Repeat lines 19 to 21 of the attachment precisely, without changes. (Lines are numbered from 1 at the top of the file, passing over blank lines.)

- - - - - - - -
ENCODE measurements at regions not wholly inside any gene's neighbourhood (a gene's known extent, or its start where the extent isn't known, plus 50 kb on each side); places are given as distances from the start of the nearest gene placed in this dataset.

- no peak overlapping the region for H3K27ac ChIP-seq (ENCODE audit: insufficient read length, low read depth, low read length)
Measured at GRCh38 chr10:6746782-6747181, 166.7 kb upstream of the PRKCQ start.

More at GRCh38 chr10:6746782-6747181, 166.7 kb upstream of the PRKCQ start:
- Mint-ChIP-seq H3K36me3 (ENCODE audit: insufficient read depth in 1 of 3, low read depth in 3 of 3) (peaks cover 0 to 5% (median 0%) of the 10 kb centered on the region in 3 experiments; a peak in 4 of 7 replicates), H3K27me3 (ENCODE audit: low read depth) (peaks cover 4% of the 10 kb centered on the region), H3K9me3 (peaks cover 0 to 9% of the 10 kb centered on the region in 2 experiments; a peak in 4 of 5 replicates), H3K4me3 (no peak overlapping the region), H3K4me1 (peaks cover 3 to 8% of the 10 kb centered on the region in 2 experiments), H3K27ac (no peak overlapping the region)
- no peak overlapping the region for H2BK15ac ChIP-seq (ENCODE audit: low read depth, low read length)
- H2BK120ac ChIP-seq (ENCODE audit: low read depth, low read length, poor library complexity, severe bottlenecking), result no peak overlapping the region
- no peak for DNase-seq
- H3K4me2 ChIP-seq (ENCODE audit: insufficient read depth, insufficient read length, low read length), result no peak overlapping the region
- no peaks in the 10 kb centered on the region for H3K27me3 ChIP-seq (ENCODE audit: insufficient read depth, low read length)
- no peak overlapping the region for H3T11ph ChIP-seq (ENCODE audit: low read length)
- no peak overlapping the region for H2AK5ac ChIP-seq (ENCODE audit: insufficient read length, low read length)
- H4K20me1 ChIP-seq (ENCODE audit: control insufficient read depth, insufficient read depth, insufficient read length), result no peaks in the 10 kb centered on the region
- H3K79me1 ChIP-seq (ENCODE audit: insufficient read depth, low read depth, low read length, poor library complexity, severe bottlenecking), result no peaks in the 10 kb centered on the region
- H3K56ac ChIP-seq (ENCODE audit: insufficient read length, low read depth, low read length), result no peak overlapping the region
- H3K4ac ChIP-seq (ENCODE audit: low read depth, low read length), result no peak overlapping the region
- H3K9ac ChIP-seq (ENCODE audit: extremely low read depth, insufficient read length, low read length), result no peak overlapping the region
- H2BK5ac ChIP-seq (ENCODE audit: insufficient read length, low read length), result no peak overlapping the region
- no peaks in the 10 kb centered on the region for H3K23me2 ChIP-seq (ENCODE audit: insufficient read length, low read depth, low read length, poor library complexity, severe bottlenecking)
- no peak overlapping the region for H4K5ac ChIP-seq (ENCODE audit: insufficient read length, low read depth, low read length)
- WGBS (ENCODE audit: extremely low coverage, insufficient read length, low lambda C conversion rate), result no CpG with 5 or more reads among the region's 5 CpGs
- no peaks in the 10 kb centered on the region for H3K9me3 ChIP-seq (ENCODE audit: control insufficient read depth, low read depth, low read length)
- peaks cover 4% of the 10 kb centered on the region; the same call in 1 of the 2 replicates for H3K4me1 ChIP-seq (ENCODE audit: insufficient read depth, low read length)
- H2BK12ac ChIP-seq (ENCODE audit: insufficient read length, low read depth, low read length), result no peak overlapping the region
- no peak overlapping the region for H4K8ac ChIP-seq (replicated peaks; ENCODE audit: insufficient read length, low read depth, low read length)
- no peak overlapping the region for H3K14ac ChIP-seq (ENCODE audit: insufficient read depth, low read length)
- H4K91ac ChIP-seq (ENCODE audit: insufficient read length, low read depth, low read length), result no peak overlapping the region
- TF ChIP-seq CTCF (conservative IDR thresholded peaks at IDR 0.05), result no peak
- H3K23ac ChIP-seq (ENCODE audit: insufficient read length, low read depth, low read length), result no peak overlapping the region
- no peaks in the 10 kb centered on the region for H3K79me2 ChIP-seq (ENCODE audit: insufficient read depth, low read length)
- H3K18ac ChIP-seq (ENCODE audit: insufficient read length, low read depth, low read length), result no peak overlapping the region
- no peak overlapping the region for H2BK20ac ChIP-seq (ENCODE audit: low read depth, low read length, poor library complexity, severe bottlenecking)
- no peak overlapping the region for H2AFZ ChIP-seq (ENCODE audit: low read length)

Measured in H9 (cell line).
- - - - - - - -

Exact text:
- no peaks in the 10 kb centered on the region for H3K23me2 ChIP-seq (ENCODE audit: insufficient read length, low read depth, low read length, poor library complexity, severe bottlenecking)
- no peak overlapping the region for H4K5ac ChIP-seq (ENCODE audit: insufficient read length, low read depth, low read length)
- WGBS (ENCODE audit: extremely low coverage, insufficient read length, low lambda C conversion rate), result no CpG with 5 or more reads among the region's 5 CpGs